[sent to CCM list, after someone brought up the discredited “hybrid worse than hummer” meme.]

The true costs of such a vehicle to society do not stop and end at
fuel consumption and/or battery manufacture (note that all cars have
poisonous batteries). An H2 weighs three times as much as a Prius, and
the manufacture and transport of those 2.5 additional tons of steel
(etc.) have a tremendous environmental cost as well.

As I’ve said in previous listserv discussions on similar subjects,
large SUVs tax our society in many other disastrous ways. Their heavy
weight exacts a tremendous toll on the roads we all pay to maintain:
an H2 puts 81 times more wear and tear on a road than a Prius. Their
ponderous heft further adds to maddening traffic congestion: a large
SUV takes up as much road space-time as 2.5 small cars, while probably
not carrying any more people. Their larger size requires more pavement
for parking; “van” parking spaces are 52% larger than “compact car”
spaces. Their huge engines run dirtier, spewing out more
lung-deadening particulate matter and requiring vastly greater
quantities of toxins like antifreeze. Their higher fuel consumption
doesn’t just emit carbon, it contributes that much more to the global
human and ecological calamities that accompany every single stage of
the petroleum “production” process, from “Cancer Alley” to drowned
seals in Prudhoe Bay to low-grade civil wars in Ogoniland and Basra.
Large SUVs have much higher “kill rates”: a single Chevy Tahoes will
kill as many people (per 1M vehicles) as six Honda Accords; they lack
basic safety features like bumpers, have exponentially larger blind
spots, and block visibility for other road users.

I find it particularly astonishing that a bicyclist would make excuses
on behalf of Hummers, since the high, flat, rigid fronts, heavy
weight, and powerful engines of these menaces make them nearly ideal
weapons for murdering pedestrians and bicyclists: at the same impact
speed, a large SUV is almost three times more likely to kill a
pedestrian upon impact than a regular car.

And then there’s the unquantifiable cost to our society’s bonds levied
by the sheer antisocial (nay, sociopathic) nature of the Hummer: its
cheap trivializing of this “war” thing, its coarse celebration of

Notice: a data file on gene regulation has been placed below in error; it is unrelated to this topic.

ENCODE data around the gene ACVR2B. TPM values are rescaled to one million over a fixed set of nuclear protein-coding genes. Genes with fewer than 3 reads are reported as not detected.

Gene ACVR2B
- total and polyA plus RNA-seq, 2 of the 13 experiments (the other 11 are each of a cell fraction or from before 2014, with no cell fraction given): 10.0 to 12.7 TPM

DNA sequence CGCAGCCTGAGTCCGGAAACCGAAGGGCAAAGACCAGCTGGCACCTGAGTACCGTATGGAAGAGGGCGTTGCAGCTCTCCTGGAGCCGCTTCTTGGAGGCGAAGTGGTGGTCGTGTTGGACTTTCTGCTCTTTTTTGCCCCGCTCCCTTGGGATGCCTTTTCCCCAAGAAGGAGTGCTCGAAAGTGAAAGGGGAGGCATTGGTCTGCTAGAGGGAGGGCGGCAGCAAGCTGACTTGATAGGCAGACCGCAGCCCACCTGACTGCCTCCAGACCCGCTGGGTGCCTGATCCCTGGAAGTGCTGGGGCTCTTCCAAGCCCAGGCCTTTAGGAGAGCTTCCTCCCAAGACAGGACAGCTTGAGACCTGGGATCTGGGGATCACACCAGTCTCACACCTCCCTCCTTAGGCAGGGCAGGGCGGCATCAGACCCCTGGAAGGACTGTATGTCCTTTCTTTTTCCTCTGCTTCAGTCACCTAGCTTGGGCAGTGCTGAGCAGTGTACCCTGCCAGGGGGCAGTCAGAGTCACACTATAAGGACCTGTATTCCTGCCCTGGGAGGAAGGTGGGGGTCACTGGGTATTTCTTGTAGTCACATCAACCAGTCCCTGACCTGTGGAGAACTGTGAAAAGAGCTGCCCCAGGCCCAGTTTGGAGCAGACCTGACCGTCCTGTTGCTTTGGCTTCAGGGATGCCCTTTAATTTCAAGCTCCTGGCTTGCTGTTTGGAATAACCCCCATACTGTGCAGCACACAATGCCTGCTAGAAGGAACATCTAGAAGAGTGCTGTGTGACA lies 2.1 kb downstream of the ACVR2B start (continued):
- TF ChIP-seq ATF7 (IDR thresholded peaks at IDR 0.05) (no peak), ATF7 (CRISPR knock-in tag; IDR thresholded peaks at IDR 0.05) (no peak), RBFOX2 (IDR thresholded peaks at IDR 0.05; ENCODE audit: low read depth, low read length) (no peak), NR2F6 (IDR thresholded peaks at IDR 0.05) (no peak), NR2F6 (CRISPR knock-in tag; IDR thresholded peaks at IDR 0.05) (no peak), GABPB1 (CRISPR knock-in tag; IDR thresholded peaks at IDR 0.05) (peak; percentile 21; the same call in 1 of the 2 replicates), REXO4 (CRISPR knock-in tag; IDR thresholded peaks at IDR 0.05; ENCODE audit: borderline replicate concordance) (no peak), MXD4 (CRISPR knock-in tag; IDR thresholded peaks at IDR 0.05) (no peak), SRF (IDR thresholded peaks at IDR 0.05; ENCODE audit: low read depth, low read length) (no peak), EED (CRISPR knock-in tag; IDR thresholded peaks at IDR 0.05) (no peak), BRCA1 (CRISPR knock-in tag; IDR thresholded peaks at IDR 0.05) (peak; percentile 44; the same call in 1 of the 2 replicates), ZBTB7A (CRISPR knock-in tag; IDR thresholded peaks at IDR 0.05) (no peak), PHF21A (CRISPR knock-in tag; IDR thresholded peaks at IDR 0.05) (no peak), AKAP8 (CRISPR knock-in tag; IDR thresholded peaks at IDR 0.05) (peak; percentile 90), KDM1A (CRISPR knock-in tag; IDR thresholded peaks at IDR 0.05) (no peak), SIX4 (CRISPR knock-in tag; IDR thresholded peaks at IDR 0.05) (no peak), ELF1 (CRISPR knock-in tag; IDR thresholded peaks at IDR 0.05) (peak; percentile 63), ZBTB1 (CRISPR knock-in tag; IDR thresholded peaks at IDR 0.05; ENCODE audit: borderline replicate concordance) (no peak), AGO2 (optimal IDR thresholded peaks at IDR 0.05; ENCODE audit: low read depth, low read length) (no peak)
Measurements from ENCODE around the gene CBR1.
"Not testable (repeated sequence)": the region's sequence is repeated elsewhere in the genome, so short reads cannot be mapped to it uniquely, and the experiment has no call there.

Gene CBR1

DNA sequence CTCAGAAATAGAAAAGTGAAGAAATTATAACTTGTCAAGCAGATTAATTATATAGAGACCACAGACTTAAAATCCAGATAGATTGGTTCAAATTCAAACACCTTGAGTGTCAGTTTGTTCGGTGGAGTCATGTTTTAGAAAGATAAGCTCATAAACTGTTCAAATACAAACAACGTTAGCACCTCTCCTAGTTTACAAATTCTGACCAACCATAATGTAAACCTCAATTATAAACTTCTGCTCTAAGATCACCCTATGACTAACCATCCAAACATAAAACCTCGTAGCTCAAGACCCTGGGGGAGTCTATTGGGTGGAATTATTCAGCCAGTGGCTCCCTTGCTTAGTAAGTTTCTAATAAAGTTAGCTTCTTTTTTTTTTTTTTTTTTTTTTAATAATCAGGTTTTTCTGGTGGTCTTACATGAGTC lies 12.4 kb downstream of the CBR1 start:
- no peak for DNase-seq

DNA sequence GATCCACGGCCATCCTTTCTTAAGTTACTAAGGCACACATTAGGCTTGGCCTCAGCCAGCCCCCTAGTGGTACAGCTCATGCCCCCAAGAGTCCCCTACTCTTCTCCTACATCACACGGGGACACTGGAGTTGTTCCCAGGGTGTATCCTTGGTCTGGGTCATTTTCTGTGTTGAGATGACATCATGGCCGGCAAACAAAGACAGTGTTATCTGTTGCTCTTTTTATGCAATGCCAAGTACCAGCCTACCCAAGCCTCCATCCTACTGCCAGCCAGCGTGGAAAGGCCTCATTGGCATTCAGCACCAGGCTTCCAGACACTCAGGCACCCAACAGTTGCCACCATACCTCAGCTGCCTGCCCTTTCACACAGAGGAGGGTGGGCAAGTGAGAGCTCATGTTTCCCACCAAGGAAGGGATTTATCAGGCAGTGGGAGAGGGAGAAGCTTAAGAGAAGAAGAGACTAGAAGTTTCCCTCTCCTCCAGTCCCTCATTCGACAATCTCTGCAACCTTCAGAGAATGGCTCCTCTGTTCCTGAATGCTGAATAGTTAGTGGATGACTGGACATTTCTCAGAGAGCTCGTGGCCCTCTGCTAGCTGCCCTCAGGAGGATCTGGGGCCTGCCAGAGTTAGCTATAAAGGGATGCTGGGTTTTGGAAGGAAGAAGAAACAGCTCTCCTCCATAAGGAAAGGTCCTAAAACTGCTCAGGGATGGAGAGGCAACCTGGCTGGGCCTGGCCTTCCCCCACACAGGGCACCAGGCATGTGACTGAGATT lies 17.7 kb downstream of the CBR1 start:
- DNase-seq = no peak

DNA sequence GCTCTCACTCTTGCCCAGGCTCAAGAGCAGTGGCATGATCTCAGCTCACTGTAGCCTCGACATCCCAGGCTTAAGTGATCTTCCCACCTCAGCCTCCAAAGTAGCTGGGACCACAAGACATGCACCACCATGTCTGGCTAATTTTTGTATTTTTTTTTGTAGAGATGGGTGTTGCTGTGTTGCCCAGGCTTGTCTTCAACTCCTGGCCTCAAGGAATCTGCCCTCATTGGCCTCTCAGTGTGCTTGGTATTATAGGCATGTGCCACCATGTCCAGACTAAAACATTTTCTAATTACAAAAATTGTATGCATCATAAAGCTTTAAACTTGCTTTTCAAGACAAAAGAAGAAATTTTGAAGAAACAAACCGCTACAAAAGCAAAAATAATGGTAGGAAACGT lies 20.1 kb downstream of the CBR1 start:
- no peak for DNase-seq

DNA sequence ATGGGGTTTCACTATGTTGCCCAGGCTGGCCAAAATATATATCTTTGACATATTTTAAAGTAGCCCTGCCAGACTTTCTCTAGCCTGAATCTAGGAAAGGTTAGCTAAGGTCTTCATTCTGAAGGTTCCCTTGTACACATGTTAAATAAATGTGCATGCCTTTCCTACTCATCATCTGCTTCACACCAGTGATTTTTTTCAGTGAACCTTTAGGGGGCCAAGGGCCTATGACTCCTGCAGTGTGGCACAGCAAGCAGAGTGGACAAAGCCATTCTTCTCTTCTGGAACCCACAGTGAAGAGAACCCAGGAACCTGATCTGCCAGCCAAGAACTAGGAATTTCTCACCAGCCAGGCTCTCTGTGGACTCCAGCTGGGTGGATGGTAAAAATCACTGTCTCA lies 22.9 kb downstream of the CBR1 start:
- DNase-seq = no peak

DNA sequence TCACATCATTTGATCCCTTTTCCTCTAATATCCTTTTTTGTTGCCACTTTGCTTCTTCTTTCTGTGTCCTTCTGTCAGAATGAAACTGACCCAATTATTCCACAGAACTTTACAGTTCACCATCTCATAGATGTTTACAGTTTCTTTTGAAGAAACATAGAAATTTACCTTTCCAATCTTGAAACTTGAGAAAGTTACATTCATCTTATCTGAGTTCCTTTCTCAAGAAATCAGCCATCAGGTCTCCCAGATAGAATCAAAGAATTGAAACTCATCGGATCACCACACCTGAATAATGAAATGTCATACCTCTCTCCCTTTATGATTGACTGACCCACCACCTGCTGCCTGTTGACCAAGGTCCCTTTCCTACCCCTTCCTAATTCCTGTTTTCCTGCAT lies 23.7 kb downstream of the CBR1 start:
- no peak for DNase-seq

vainglorious overconsumption, and the disturbing desire to market to
drivers seeking to strike (rightly deserved, given the “kill rate”)
fear into the hearts of those with whom s/he is supposedly “sharing
the road.”

(Let me interrupt this narrative to say that no one need doubt my
dislike of all cars, be they big, small, short, tall, whatever. I have
never driven a car, nor even learned how. However, I reserve greater
scorn for large SUVs — proportional, one might say, to the size and
the social cost of the car itself.)

On 5/15/06, T.C. O’Rourke wrote:
While young, idealistic Americans die in the process
of killing non-Americans to secure a dwindling
resource, Hummer drivers choose to squander said
resource needlessly.

…while simultaneously mocking said bravery, dressing up civilian
playthings (in this case, a Chevy Tahoe) as battlefield equipment,
even while hundreds of troops have died inside their Humvees for want
of adequate armor and equipment

A Hummer on its way to Vegas or the Hamptons “honors the troops” the
same way Marie Antoinette “honored” the starving peasants by playing a
shepherdess for the afternoon, then retired to a supper of foie gras
and cake.

“The distance between the war in Iraq and the absence of any trace of
it at home, which owning a Humvee is somehow meant to close, is in
fact epitomized by it. It is only in a nation that has been completely
insulated from war’s effects that a vehicle of war could become a
trophy for the rich. It’s not enough that those who most enjoy the
benefits and freedoms of this country serve it the least. Now they’ve
made leisure rides of the war machines used by those who serve. The
reluctance to abide any measure that might constrain personal
autonomy, the conflation of rights and duties — it’s all there in one
vehicle.” — Lawrence Kaplan, The New Republic, 22 Feb 2006

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